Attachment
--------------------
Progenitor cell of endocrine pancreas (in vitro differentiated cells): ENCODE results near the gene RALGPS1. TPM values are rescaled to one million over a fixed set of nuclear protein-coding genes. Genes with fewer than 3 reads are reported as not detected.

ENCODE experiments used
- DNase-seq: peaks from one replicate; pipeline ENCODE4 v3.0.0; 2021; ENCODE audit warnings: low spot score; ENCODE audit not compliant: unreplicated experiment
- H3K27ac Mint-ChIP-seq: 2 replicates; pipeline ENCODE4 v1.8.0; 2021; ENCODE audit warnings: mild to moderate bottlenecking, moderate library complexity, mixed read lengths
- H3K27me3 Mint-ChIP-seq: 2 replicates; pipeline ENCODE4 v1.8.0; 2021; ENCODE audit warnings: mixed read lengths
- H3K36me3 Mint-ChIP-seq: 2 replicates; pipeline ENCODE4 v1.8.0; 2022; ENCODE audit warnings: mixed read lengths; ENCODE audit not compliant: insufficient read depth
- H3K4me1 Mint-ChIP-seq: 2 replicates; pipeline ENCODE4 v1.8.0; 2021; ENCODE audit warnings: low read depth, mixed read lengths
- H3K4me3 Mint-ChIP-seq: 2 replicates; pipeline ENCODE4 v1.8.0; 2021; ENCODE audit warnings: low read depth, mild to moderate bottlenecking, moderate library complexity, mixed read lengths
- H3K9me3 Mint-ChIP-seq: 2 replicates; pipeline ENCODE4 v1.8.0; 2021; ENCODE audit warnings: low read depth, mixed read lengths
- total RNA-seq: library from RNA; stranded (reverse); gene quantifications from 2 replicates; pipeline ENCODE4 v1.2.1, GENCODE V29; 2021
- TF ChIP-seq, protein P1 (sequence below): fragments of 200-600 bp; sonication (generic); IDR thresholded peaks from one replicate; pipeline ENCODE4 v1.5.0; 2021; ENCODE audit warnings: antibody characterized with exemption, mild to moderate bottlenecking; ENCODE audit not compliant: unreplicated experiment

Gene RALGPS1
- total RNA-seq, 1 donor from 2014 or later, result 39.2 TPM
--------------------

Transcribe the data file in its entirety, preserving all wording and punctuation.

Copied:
Progenitor cell of endocrine pancreas (in vitro differentiated cells): ENCODE results near the gene RALGPS1. TPM values are rescaled to one million over a fixed set of nuclear protein-coding genes. Genes with fewer than 3 reads are reported as not detected.

ENCODE experiments used
- DNase-seq: peaks from one replicate; pipeline ENCODE4 v3.0.0; 2021; ENCODE audit warnings: low spot score; ENCODE audit not compliant: unreplicated experiment
- H3K27ac Mint-ChIP-seq: 2 replicates; pipeline ENCODE4 v1.8.0; 2021; ENCODE audit warnings: mild to moderate bottlenecking, moderate library complexity, mixed read lengths
- H3K27me3 Mint-ChIP-seq: 2 replicates; pipeline ENCODE4 v1.8.0; 2021; ENCODE audit warnings: mixed read lengths
- H3K36me3 Mint-ChIP-seq: 2 replicates; pipeline ENCODE4 v1.8.0; 2022; ENCODE audit warnings: mixed read lengths; ENCODE audit not compliant: insufficient read depth
- H3K4me1 Mint-ChIP-seq: 2 replicates; pipeline ENCODE4 v1.8.0; 2021; ENCODE audit warnings: low read depth, mixed read lengths
- H3K4me3 Mint-ChIP-seq: 2 replicates; pipeline ENCODE4 v1.8.0; 2021; ENCODE audit warnings: low read depth, mild to moderate bottlenecking, moderate library complexity, mixed read lengths
- H3K9me3 Mint-ChIP-seq: 2 replicates; pipeline ENCODE4 v1.8.0; 2021; ENCODE audit warnings: low read depth, mixed read lengths
- total RNA-seq: library from RNA; stranded (reverse); gene quantifications from 2 replicates; pipeline ENCODE4 v1.2.1, GENCODE V29; 2021
- TF ChIP-seq, protein P1 (sequence below): fragments of 200-600 bp; sonication (generic); IDR thresholded peaks from one replicate; pipeline ENCODE4 v1.5.0; 2021; ENCODE audit warnings: antibody characterized with exemption, mild to moderate bottlenecking; ENCODE audit not compliant: unreplicated experiment

Gene RALGPS1
- total RNA-seq, 1 donor from 2014 or later, result 39.2 TPM